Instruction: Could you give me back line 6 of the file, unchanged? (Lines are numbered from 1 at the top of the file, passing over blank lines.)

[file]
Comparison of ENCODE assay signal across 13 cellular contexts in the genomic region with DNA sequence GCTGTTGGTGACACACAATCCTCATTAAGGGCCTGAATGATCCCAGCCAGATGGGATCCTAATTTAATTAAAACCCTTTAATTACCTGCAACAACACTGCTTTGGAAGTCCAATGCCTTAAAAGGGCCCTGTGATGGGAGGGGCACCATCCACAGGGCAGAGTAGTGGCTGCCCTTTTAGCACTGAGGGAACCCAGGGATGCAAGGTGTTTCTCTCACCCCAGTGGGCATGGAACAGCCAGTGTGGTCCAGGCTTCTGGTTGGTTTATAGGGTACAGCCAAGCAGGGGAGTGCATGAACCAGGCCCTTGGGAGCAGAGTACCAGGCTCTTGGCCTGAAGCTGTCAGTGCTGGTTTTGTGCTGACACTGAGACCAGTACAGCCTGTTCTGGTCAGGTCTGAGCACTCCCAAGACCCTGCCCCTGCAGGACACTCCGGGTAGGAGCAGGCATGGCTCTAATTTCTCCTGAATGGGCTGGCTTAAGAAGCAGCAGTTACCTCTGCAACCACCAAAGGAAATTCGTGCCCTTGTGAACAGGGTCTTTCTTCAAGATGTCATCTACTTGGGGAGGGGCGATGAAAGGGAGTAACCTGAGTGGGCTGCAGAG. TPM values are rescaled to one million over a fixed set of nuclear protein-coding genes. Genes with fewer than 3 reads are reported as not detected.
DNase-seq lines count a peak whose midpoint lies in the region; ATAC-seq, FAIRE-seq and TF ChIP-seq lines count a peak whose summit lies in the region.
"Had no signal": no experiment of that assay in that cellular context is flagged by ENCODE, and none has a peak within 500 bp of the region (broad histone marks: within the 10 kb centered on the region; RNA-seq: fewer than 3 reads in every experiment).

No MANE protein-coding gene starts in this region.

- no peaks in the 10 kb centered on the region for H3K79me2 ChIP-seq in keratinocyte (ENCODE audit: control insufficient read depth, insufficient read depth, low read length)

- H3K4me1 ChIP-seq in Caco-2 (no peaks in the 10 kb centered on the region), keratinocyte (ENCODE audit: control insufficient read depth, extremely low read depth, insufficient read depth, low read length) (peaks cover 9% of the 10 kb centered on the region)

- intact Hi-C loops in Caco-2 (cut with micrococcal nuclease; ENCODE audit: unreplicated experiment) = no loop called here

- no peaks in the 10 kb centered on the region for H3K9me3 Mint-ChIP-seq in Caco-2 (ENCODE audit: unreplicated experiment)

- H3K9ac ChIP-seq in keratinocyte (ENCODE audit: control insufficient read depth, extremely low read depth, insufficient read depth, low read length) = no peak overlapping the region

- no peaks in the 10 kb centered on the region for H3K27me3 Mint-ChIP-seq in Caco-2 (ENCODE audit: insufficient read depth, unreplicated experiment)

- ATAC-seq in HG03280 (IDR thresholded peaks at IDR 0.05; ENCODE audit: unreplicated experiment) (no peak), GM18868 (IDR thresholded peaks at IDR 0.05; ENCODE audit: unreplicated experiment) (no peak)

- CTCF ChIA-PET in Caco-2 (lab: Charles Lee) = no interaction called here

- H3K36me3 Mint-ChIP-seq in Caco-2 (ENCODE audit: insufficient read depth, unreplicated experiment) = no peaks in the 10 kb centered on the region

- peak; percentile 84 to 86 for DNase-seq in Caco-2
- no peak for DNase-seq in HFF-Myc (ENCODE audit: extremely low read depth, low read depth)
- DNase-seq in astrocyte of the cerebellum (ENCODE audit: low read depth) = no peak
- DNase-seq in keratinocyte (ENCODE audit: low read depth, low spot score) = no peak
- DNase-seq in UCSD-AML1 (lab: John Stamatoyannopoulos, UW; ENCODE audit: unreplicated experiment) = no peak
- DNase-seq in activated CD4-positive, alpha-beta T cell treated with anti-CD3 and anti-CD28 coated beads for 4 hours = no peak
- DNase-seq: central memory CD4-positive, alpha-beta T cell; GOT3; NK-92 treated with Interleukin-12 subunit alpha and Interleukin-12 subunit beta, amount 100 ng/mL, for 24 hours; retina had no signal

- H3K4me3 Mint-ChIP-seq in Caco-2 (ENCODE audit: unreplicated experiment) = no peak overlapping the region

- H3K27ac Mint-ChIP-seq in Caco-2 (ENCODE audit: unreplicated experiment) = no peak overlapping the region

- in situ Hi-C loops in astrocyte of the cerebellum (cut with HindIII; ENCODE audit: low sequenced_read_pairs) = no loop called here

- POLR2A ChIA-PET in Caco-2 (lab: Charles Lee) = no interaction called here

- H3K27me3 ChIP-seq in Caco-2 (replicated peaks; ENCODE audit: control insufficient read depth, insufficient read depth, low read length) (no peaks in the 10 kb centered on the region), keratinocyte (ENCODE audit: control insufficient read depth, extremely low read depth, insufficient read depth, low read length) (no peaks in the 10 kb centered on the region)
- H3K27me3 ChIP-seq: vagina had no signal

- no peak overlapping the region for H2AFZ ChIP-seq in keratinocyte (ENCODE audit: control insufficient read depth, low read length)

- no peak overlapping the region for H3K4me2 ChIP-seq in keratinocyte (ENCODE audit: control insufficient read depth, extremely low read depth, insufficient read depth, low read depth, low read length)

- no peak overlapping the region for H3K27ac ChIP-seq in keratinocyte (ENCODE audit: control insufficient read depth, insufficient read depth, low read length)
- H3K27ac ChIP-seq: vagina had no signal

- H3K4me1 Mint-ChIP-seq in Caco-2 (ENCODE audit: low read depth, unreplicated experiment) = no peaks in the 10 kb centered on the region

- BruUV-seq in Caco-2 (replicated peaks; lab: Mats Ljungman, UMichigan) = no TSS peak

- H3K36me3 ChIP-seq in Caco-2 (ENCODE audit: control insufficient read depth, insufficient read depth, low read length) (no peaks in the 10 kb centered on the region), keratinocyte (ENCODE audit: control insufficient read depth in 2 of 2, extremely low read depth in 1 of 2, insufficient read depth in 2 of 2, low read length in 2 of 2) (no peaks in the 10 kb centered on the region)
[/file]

- H3K4me1 ChIP-seq in Caco-2 (no peaks in the 10 kb centered on the region), keratinocyte (ENCODE audit: control insufficient read depth, extremely low read depth, insufficient read depth, low read length) (peaks cover 9% of the 10 kb centered on the region)